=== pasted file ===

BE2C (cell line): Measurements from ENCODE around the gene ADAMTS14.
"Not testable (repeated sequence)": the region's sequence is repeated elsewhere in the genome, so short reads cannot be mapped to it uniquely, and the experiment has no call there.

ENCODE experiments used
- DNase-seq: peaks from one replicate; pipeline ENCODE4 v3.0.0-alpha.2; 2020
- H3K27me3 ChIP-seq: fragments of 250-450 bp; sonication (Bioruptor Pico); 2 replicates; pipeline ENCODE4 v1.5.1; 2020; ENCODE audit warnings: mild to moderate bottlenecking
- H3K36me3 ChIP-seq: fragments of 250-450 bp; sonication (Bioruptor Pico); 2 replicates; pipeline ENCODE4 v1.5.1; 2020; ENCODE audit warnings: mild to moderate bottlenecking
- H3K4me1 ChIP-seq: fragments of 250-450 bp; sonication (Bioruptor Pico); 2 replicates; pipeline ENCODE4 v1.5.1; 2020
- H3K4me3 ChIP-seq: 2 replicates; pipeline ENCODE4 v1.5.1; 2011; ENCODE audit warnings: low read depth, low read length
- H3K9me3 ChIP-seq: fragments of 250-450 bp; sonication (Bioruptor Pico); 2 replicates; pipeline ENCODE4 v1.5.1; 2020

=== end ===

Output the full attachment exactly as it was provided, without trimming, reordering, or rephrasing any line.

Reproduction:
BE2C (cell line): Measurements from ENCODE around the gene ADAMTS14.
"Not testable (repeated sequence)": the region's sequence is repeated elsewhere in the genome, so short reads cannot be mapped to it uniquely, and the experiment has no call there.

ENCODE experiments used
- DNase-seq: peaks from one replicate; pipeline ENCODE4 v3.0.0-alpha.2; 2020
- H3K27me3 ChIP-seq: fragments of 250-450 bp; sonication (Bioruptor Pico); 2 replicates; pipeline ENCODE4 v1.5.1; 2020; ENCODE audit warnings: mild to moderate bottlenecking
- H3K36me3 ChIP-seq: fragments of 250-450 bp; sonication (Bioruptor Pico); 2 replicates; pipeline ENCODE4 v1.5.1; 2020; ENCODE audit warnings: mild to moderate bottlenecking
- H3K4me1 ChIP-seq: fragments of 250-450 bp; sonication (Bioruptor Pico); 2 replicates; pipeline ENCODE4 v1.5.1; 2020
- H3K4me3 ChIP-seq: 2 replicates; pipeline ENCODE4 v1.5.1; 2011; ENCODE audit warnings: low read depth, low read length
- H3K9me3 ChIP-seq: fragments of 250-450 bp; sonication (Bioruptor Pico); 2 replicates; pipeline ENCODE4 v1.5.1; 2020